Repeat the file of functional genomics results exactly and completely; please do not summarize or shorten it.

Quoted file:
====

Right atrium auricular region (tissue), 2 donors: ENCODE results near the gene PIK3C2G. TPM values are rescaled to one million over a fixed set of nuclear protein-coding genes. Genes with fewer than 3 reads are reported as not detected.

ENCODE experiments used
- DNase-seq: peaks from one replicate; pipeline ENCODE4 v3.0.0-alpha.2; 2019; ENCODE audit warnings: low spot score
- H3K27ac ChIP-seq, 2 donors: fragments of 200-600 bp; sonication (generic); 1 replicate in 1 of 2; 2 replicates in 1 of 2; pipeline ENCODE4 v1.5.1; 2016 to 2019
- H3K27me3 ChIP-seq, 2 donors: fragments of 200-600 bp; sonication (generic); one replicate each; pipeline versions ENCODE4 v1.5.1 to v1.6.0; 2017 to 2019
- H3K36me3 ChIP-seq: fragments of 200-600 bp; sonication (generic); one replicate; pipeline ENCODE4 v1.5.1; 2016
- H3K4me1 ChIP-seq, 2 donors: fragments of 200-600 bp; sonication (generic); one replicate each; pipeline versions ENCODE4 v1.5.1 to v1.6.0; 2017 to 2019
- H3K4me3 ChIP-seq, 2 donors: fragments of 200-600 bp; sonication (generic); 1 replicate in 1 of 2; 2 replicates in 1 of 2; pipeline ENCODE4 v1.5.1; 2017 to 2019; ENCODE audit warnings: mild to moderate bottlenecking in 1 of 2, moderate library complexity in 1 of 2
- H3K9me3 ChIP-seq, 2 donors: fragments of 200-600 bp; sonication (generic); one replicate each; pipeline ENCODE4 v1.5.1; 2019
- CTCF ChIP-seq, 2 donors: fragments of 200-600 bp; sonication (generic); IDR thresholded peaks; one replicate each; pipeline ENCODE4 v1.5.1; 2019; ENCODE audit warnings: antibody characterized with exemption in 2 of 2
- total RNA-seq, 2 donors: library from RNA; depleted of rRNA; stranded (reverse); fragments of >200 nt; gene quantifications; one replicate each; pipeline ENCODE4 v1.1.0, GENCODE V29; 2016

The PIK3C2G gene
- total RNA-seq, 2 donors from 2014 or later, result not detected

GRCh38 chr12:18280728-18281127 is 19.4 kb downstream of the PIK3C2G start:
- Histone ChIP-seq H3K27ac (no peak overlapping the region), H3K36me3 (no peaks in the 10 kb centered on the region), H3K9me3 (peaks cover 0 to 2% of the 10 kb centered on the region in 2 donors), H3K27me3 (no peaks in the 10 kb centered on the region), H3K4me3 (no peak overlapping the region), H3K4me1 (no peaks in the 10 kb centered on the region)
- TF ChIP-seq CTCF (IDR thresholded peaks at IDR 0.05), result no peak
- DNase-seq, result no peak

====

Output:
Right atrium auricular region (tissue), 2 donors: ENCODE results near the gene PIK3C2G. TPM values are rescaled to one million over a fixed set of nuclear protein-coding genes. Genes with fewer than 3 reads are reported as not detected.

ENCODE experiments used
- DNase-seq: peaks from one replicate; pipeline ENCODE4 v3.0.0-alpha.2; 2019; ENCODE audit warnings: low spot score
- H3K27ac ChIP-seq, 2 donors: fragments of 200-600 bp; sonication (generic); 1 replicate in 1 of 2; 2 replicates in 1 of 2; pipeline ENCODE4 v1.5.1; 2016 to 2019
- H3K27me3 ChIP-seq, 2 donors: fragments of 200-600 bp; sonication (generic); one replicate each; pipeline versions ENCODE4 v1.5.1 to v1.6.0; 2017 to 2019
- H3K36me3 ChIP-seq: fragments of 200-600 bp; sonication (generic); one replicate; pipeline ENCODE4 v1.5.1; 2016
- H3K4me1 ChIP-seq, 2 donors: fragments of 200-600 bp; sonication (generic); one replicate each; pipeline versions ENCODE4 v1.5.1 to v1.6.0; 2017 to 2019
- H3K4me3 ChIP-seq, 2 donors: fragments of 200-600 bp; sonication (generic); 1 replicate in 1 of 2; 2 replicates in 1 of 2; pipeline ENCODE4 v1.5.1; 2017 to 2019; ENCODE audit warnings: mild to moderate bottlenecking in 1 of 2, moderate library complexity in 1 of 2
- H3K9me3 ChIP-seq, 2 donors: fragments of 200-600 bp; sonication (generic); one replicate each; pipeline ENCODE4 v1.5.1; 2019
- CTCF ChIP-seq, 2 donors: fragments of 200-600 bp; sonication (generic); IDR thresholded peaks; one replicate each; pipeline ENCODE4 v1.5.1; 2019; ENCODE audit warnings: antibody characterized with exemption in 2 of 2
- total RNA-seq, 2 donors: library from RNA; depleted of rRNA; stranded (reverse); fragments of >200 nt; gene quantifications; one replicate each; pipeline ENCODE4 v1.1.0, GENCODE V29; 2016

The PIK3C2G gene
- total RNA-seq, 2 donors from 2014 or later, result not detected

GRCh38 chr12:18280728-18281127 is 19.4 kb downstream of the PIK3C2G start:
- Histone ChIP-seq H3K27ac (no peak overlapping the region), H3K36me3 (no peaks in the 10 kb centered on the region), H3K9me3 (peaks cover 0 to 2% of the 10 kb centered on the region in 2 donors), H3K27me3 (no peaks in the 10 kb centered on the region), H3K4me3 (no peak overlapping the region), H3K4me1 (no peaks in the 10 kb centered on the region)
- TF ChIP-seq CTCF (IDR thresholded peaks at IDR 0.05), result no peak
- DNase-seq, result no peak